Your Hepatitis A, B, and C, as well as polio, tetanus, and typhoid protection are recommended. Dengue fever is very infrequent and is transmitted by day-flying Aedes mosquitoes infected with a dengue virus, but there is no prophylaxis against dengue fever. Proper clothing and use of insect repellent, especially in lowland areas, is the best protection.

Diarrhea is always a tricky hazard traveling in South America. Even though many travelers escape untouched, we ask you to consult your doctor and bring some medicine to treat diarrhea, such as Imodium or Ciprofloxacin 500mg. We recommend drinking only bottled water and not eating in street shops when you are suspicious about hygienic conditions. Follow your tour leader’s suggestions.

We take care of the places where we go for meals and of the food we prepare in the field. We ask you to clean your hands using hand sanitizer. Please note that sometimes the dramatic change from your normal diet might result in some mild stomach or digestive abnormalities that may disappear in a short time. Only when this problem is followed by nausea and/or even fever, there may be a real diarrhea problem. Again, please ask your doctor what they recommend is best for you.

Please let us know about any medical condition you have, such as diabetes, asthma, allergies, heart conditions, or knee problems, also including phobias or anything you think we should know, to take care of you and suggest to you what is best for you so you can have an enjoyable trip.


Insects should not be a big problem over most of our route, but we recommend that you wear loose-fitting long pants and long-sleeved shirts and keep insect repellent handy. Spraying your feet, socks, shoes, and the lower portion of pants with insect repellent will help reduce a problem with chiggers. Chiggers are burrowing mites that are well-spread throughout the Americas in hot areas. They occur on grass, and even though they do not spread any kind of disease, their bites produce long-term itching as an allergic reaction.


Please kindly read the general list of what to bring on a birding tour, here.

The tour leader will usually have a spotting scope for general use of all participants. However, we ask you to have brief views of the birds in order to allow everybody to have good views, especially of elusive species. If you like to enjoy longer scope views of species, you might consider bringing your own scope. Digiscoping is not allowed with the tour leader’s scope.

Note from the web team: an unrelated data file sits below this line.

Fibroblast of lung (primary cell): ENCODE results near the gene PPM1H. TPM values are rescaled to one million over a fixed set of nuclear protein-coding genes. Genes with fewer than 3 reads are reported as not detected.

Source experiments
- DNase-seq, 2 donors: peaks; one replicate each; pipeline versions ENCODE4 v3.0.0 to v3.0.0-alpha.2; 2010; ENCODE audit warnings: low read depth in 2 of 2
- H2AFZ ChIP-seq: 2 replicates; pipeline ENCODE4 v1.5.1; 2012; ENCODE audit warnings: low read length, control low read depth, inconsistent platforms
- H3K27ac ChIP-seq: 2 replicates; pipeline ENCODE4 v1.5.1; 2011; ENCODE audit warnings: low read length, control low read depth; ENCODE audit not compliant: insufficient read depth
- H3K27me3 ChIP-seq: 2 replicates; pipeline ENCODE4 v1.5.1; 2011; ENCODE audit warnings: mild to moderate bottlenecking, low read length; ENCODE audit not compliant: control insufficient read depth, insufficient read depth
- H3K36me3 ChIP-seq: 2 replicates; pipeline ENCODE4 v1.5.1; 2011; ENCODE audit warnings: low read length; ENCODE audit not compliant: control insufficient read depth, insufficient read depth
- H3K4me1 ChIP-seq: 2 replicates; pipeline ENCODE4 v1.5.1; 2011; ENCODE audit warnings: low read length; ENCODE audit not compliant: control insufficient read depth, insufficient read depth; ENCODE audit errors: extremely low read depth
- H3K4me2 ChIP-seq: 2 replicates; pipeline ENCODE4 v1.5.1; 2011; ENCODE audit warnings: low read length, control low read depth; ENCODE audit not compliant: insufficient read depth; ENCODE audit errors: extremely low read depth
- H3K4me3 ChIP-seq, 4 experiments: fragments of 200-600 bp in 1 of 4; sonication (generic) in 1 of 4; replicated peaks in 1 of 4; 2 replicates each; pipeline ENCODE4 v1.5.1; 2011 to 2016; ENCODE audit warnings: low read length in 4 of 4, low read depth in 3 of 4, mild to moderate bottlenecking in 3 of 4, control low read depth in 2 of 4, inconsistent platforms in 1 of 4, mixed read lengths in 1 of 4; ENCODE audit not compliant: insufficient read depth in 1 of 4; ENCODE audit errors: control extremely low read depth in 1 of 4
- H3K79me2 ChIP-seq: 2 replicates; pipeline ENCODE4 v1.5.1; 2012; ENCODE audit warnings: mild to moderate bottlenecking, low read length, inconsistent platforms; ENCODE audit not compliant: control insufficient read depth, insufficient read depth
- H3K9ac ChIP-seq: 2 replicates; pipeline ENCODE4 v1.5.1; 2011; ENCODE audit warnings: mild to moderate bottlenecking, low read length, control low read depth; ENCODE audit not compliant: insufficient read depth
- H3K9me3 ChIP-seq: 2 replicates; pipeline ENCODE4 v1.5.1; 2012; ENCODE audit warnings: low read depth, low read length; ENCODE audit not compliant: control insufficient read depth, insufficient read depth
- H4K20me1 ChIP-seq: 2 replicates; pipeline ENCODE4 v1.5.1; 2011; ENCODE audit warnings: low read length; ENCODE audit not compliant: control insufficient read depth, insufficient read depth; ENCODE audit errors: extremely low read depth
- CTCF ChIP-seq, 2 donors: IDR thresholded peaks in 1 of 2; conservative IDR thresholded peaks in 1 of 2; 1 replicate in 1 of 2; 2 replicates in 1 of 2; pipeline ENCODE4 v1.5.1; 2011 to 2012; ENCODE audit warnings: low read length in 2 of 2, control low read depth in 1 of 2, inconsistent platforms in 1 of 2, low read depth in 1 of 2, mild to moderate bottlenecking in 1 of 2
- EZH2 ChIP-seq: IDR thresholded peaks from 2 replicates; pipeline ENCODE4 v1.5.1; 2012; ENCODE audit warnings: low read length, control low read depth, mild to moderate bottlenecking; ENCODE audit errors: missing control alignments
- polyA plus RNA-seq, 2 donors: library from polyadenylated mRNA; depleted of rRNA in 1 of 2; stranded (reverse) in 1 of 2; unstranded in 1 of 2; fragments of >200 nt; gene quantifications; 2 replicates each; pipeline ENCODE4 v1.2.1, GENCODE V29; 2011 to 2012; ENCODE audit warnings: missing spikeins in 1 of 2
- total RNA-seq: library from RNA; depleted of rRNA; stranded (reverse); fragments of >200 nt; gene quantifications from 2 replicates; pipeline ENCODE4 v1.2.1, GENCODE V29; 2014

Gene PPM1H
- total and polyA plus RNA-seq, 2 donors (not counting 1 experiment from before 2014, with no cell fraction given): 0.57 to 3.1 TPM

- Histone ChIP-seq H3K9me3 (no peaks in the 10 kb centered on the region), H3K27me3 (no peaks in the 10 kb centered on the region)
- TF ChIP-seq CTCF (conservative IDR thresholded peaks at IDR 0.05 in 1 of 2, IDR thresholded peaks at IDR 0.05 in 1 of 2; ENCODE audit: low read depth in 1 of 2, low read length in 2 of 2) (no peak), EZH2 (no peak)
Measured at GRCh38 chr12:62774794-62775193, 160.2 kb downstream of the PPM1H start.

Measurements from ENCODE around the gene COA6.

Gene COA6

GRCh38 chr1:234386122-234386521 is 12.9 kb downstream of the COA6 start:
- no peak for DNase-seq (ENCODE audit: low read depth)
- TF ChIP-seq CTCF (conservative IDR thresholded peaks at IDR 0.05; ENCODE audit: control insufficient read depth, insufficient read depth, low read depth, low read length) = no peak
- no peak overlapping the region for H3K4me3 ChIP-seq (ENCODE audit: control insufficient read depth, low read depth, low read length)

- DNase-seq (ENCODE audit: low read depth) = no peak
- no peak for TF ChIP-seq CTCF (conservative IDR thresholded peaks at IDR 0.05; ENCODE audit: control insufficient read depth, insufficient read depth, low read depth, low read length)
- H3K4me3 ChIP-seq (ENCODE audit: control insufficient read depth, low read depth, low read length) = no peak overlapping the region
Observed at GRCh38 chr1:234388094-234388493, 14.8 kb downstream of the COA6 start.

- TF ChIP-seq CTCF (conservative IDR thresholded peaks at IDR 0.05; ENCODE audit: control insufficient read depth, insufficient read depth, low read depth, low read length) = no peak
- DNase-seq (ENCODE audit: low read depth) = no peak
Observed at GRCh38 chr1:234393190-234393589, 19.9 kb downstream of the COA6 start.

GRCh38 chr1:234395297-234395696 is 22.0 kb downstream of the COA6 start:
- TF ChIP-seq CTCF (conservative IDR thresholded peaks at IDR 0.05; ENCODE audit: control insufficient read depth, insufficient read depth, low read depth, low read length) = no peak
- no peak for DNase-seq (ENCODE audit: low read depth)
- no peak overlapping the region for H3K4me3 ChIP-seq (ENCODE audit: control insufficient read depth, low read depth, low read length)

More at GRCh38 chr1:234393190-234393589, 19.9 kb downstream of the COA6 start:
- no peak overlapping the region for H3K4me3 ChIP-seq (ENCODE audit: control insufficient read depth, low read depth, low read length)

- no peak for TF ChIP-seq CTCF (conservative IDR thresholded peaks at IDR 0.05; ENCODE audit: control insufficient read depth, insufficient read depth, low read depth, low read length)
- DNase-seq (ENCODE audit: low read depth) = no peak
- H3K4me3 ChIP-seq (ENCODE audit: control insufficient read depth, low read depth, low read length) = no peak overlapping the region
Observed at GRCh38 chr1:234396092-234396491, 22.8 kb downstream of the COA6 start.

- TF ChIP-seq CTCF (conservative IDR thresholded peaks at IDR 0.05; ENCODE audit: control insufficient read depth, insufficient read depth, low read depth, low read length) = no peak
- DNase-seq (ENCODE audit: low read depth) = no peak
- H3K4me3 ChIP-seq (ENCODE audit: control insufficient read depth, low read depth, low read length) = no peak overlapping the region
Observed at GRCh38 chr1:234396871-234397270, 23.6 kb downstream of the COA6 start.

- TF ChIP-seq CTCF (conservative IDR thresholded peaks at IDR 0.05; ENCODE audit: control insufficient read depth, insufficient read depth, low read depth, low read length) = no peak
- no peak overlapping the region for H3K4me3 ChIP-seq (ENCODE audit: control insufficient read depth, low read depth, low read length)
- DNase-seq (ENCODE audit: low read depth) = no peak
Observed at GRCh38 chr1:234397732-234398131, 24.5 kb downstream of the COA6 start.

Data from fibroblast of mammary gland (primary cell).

Please do not bring any military camouflage, as that conveys an inappropriate image to police and military personnel, whom we are likely to encounter at highway checkpoints.

Please avoid nylon or plastic jackets and/or rainwear of similar materials. Noisy clothing is annoying to others and may frighten birds, especially when owling.


The Colombian countryside in all areas that we visit is now considered safe, and you will find that Colombians everywhere are friendly and helpful. Big cities, however, suffer the same problems as large cities anywhere, and you should take precautions to safeguard personal belongings such as money, passport, and optical equipment. We recommend using money belts or security pouches worn inside your clothing. Avoid walking at night in large cities without informing your tour leader, and don’t walk around big cities displaying binoculars and big cameras.


Electrical plug-in sockets in Colombia are usually the two flat-pin type (ITA Type A, the same as in the United States), and the current is usually 110 volts. A surge protector is strongly recommended. We also recommend bringing a universal adaptor to fit your electric devices into all kinds of sockets.


A passport valid for at least six months beyond your planned departure from Colombia is required. We recommend it having a few blank pages; some countries require a full page for the stamp in your passport. Bring a few Xerox copies of your passport and details of your consular representation in Colombia as well.

Citizens of the USA, Canada, Australia, New Zealand, the UK, the EU, and Latin America do not currently require a visa to enter Colombia but this may change so please check carefully. Citizens of any other country should check with their local Colombian consulate about any requirements that need to be met to get into Colombia.


For all our Colombian tours we mostly use vans (Mercedes Sprinters) however we do occasionally have to switch to 4×4 vehicles when negotiating rougher sections of road.

At Birding Ecotours we employ a seat rotation policy on all our small-group set departure tours. This will ensure everybody has equal opportunities throughout the tour. Unfortunately motion sickness will not excuse you from our seat rotation policy and thus if you are prone to motion sickness you should ensure you bring the necessary medication. We also require that you are fit and flexible enough to maneuver yourself to the back of the vehicle. Tour participants should also be mindful of what extra equipment they bring into the general seating area of the vehicle (rather than the luggage section) and should ensure they do not clog up general thoroughfare or extra seats with camera equipment, tripods, etc. from a comfort and health and safety point of view.

Colombia general information

Mercedes Sprinter van which we use on our Colombian tours.

Colombia general information

4×4 jeeps as used on some sections of our tours.

Colombia general information

Specialized safari-style 4x4s as used while exploring Los Llanos.